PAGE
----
OPEC will stick with the strategy of favoring market share over prices when it meets next month because rival producers are already starting to buckle.
All but one of the 34 analysts and traders surveyed by Bloomberg said the Organization of Petroleum Exporting Countries will maintain its daily production target of 30 million barrels when it meets in Vienna on June 5.
Saudi Arabia, the biggest of OPEC’s 12 members, shaped the strategy at the last meeting in November, arguing that the usual response of cutting output to boost prices would not address the threat from shale and other higher-cost suppliers.
Prices rose 46 percent since mid-January as producers cut spending plans and the number of active U.S. drilling rigs fell by the most ever.
“Dramatic cuts in spending and drilling are finally having an impact, so why on earth would Saudi Arabia change course now their strategy is just starting to bear fruit,” Mike Wittner, head of oil research at Societe Generale SA, said from New York on May 19.
“Anyone who expects anything to happen at this meeting is going to be sorely disappointed.”
Brent crude, an international benchmark, traded at $66.37 a barrel at 12:26 p.m. Singapore time. While that’s 43 percent below last year’s high, it’s 47 percent more than the low reached January 13.
OPEC’s 12 members pumped about 31.2 million barrels a day of crude in April, almost 3 million a day more than the average amount the world requires from the group this quarter, according to the Paris-based International Energy Agency.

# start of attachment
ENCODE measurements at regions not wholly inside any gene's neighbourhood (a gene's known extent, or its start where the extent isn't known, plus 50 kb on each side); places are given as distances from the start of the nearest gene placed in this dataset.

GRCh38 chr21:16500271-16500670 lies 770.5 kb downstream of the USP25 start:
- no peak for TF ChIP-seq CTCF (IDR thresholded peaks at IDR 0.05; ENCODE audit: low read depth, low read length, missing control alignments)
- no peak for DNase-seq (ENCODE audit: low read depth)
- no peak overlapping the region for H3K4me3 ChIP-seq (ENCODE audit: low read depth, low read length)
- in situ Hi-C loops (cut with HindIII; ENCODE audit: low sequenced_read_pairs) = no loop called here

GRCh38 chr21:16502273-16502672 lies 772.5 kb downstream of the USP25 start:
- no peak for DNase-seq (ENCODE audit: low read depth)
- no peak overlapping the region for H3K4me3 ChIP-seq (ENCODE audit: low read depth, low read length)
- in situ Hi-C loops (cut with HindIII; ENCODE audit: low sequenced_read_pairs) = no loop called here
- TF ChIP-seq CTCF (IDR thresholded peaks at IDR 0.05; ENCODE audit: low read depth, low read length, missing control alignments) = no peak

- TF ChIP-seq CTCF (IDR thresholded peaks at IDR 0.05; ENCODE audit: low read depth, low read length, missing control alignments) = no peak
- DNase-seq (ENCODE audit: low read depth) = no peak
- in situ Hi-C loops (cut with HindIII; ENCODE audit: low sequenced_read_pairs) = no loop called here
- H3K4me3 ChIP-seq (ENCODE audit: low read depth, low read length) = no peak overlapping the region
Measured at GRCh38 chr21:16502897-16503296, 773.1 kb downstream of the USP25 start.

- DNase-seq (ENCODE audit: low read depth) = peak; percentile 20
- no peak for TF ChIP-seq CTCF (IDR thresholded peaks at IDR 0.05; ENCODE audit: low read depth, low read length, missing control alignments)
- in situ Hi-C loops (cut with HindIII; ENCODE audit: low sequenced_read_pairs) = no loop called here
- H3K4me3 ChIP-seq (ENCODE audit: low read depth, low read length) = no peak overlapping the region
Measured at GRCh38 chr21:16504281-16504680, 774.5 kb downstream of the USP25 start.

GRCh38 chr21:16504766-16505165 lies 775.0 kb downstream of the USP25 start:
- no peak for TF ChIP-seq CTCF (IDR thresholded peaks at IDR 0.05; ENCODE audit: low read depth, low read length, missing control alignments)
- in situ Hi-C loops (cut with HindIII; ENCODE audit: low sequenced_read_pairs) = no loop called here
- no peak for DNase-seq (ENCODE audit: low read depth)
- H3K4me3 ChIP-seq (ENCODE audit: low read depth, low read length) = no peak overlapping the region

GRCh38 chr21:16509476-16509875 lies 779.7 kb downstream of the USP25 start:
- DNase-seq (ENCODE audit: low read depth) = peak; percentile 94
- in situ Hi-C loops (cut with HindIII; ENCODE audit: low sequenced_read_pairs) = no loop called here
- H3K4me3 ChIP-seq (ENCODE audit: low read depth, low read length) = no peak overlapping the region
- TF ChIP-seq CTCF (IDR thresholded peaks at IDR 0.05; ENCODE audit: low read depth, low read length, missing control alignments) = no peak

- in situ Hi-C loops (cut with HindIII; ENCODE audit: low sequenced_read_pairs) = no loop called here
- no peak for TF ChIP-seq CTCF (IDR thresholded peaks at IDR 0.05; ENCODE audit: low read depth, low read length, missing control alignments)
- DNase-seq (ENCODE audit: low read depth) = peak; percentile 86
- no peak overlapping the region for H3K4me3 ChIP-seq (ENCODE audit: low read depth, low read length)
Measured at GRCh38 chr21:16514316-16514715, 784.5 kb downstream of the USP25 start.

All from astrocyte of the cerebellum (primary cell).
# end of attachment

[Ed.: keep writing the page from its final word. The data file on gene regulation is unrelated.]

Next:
While some members, such as Iran and Venezuela, said they opposed the Nov. 27 decision to maintain production, several OPEC officials have signaled this month that the group will continue with its current course. Iranian Deputy Oil Minister Roknoddin Javadi said on May 18 that that the existing production target is appropriate.
US oil producers idled more than half of the country’s drilling rigs since October, according to data from Baker Hughes Inc.
The nation’s crude production fell 1.2 percent to 9.3 million barrels a day last week, the biggest drop since July, Energy Information Administration data show.
Global investment in oil production might fall by $100 billion this year, according to the IEA.
Demand growth will accelerate to 1.3 million to 1.4 million barrels a day this year, Chris Bake, an executive director at Vitol Group, the world’s largest independent oil trader, said at a conference in London on May 20.
Lower prices and economic growth increased demand in Europe, the Middle East and India, he said. Global oil demand rose 700,000 barrels a day last year, according to the IEA.
“OPEC doesn’t really have a need to change course,” Francisco Blanch, Bank of America Corp.’s head of commodities research, said by phone from New York on May 18. “The strategy has achieved its goal of reining in supply and stimulating demand.”